Israel sends humanitarian aid to Turkey after devastating earthquake

Israeli Prime Minister Benjamin Netanyahu has also agreed to provide assistance to Syria, despite not having diplomatic relations with the country

AFP/ILYAS AKENGIN  -   The destructive earthquake measuring 7.8 on the Richter scale that struck Turkey and Syria has left more than 5,000 people dead and more than 20,000 injured

The destructive earthquake measuring 7.8 on the Richter scale that struck Turkey and Syria has left more than 5,000 people dead and more than 20,000 injured, making it one of the worst earthquakes in decades. The devastating images of overwhelmed emergency services trying to rescue people from the rubble have highlighted the need for urgent international assistance for both countries, one of which - Syria - has been embroiled in conflict since 2011. 

Appeals for help have been heard and governments and international organisations have poured into the affected areas, sending rescue teams and humanitarian aid.

Israel has been one of the first nations to respond, sending two aid delegations to Turkey. The first arrived this morning in the city of Adana in order to "get an initial picture of the situation on the ground", as The Times of Israel reports. Subsequently, the Israeli government has sent another "larger" mission that includes "extensive humanitarian aid in cooperation with other aid agencies", the foreign ministry said in a statement. 

The Israeli media reports that this second delegation includes search and rescue equipment from the Israel Defense Forces (IDF) Home Front Command, a unit tasked with the search and rescue of people, mainly in the event of war or natural disasters. A third plane is also expected to be sent with humanitarian goods and medicines.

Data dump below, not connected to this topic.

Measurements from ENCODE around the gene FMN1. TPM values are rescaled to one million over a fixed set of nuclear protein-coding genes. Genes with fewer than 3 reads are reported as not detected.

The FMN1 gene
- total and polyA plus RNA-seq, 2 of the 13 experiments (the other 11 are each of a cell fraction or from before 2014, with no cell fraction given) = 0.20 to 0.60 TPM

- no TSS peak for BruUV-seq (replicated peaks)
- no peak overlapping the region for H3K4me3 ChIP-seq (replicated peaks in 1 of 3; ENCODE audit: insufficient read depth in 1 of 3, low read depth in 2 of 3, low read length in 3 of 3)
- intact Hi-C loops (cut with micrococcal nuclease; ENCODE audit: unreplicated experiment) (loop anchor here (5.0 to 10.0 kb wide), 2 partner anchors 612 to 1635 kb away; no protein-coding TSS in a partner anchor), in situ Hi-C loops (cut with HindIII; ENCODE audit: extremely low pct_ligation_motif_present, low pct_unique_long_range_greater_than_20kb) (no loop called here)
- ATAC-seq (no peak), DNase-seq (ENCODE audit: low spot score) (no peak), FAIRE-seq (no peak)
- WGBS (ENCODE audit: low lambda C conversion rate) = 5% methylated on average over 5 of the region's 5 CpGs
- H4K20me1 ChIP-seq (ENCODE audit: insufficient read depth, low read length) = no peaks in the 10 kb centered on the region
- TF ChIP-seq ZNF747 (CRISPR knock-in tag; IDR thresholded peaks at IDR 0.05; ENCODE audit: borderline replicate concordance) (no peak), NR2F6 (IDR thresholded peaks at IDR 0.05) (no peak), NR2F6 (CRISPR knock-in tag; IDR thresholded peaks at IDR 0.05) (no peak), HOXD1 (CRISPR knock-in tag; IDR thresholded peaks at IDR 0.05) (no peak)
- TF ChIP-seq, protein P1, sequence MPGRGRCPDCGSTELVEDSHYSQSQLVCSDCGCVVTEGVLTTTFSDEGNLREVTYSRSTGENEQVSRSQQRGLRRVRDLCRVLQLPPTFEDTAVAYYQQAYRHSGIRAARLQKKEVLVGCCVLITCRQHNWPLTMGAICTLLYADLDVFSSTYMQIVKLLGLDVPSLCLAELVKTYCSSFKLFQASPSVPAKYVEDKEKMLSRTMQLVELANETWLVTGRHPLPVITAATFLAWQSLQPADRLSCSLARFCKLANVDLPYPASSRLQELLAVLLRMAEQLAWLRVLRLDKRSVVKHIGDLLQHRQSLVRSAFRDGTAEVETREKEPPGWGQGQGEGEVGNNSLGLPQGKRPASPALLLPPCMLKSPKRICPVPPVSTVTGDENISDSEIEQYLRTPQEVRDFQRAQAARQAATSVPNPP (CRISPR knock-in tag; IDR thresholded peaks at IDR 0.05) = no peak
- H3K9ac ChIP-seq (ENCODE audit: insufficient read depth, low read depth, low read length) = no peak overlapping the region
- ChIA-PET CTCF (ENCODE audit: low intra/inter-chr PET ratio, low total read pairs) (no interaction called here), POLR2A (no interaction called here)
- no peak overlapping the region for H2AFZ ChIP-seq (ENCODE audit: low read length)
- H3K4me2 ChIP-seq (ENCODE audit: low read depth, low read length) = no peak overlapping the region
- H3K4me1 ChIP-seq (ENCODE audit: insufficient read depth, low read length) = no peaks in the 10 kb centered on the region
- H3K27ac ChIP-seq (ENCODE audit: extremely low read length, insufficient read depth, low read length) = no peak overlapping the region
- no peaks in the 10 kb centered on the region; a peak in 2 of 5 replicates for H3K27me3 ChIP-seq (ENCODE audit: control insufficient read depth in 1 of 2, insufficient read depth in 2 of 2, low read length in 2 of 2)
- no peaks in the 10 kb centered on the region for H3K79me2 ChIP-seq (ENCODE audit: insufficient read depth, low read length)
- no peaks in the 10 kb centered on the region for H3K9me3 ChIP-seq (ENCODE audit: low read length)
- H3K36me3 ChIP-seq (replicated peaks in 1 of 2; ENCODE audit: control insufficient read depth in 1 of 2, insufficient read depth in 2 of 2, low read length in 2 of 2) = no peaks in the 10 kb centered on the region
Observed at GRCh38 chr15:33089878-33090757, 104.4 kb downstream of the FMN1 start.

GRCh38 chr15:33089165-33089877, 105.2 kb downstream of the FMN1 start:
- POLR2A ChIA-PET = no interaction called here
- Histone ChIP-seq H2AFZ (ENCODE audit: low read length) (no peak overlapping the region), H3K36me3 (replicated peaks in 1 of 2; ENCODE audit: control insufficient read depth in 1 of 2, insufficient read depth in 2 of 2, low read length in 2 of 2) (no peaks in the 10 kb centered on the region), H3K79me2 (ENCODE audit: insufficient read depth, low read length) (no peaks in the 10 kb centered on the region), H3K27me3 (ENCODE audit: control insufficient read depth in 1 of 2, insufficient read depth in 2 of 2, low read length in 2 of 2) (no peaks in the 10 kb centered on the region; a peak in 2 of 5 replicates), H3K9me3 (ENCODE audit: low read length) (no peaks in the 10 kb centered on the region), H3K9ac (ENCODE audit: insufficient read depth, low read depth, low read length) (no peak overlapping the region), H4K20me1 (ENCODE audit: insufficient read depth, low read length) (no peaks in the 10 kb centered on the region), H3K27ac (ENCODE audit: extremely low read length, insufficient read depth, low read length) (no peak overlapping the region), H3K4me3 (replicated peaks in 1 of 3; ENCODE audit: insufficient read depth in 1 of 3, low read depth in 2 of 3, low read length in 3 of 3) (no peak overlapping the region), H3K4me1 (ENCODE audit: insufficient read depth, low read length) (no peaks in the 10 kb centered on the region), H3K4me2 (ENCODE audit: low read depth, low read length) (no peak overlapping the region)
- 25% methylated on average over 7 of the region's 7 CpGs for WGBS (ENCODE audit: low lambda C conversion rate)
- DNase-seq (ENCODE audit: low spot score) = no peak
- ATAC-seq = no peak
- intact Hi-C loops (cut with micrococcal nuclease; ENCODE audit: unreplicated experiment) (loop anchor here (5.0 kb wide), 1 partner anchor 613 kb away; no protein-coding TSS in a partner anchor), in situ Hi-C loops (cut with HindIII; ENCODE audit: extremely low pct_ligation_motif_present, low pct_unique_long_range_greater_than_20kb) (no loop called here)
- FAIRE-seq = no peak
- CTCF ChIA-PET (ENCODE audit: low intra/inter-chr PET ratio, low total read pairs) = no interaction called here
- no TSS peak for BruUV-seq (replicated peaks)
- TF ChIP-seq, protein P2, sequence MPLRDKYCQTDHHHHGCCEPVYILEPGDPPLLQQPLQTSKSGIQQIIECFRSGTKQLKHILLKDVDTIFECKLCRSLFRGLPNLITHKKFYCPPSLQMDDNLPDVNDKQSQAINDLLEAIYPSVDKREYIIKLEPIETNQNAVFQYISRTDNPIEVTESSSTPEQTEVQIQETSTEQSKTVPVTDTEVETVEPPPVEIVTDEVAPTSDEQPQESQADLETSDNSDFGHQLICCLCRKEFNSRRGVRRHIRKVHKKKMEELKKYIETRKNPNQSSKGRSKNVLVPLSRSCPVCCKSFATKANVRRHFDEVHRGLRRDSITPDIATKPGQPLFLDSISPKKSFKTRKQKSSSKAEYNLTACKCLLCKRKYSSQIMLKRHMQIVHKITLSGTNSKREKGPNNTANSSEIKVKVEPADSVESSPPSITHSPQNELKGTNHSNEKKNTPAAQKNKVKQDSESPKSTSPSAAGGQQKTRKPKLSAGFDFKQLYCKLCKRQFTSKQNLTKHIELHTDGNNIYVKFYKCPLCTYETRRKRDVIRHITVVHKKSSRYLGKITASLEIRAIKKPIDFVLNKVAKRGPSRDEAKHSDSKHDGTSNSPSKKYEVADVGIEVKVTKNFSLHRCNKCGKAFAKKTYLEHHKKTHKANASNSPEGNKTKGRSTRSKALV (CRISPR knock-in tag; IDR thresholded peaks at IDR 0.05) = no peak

"Today we are sending two professional delegations on behalf of the State of Israel, including representatives of the Foreign Ministry, in order to do everything possible to assist the victims," Israeli diplomatic chief Eli Cohen said during a meeting with senior Foreign Ministry officials and representatives of the National Security Council, the Israel Defence Forces and the Defence and Health Ministries to discuss sending aid to Turkey. 

Meanwhile, Foreign Ministry Director-General Ronen Levi stressed that "the knowledge gained by the Ministry's missions in this field is extremely important for the successful management of this incident". "We must be ready to assist anyone who needs help. We must act as quickly as possible in order to save lives," he added. 

Both Cohen and Israeli Prime Minister Benjamin Nentanyahu have conveyed their condolences to the Turkish government and people. Since the day of the disaster, Cohen has been in contact with his Turkish counterpart, Mevlüt Cavusoglu, as well as the Israeli ambassador to Ankara, Irit Lillian. 

Israeli Defence Minister Yoav Galant also held talks with the Turkish military and defence minister, Hulusi Akar, to coordinate the Israeli aid sent to the affected area. Similarly, the Israeli Magen David Adom emergency services are in contact with their Turkish counterparts from the Turkish Red Crescent.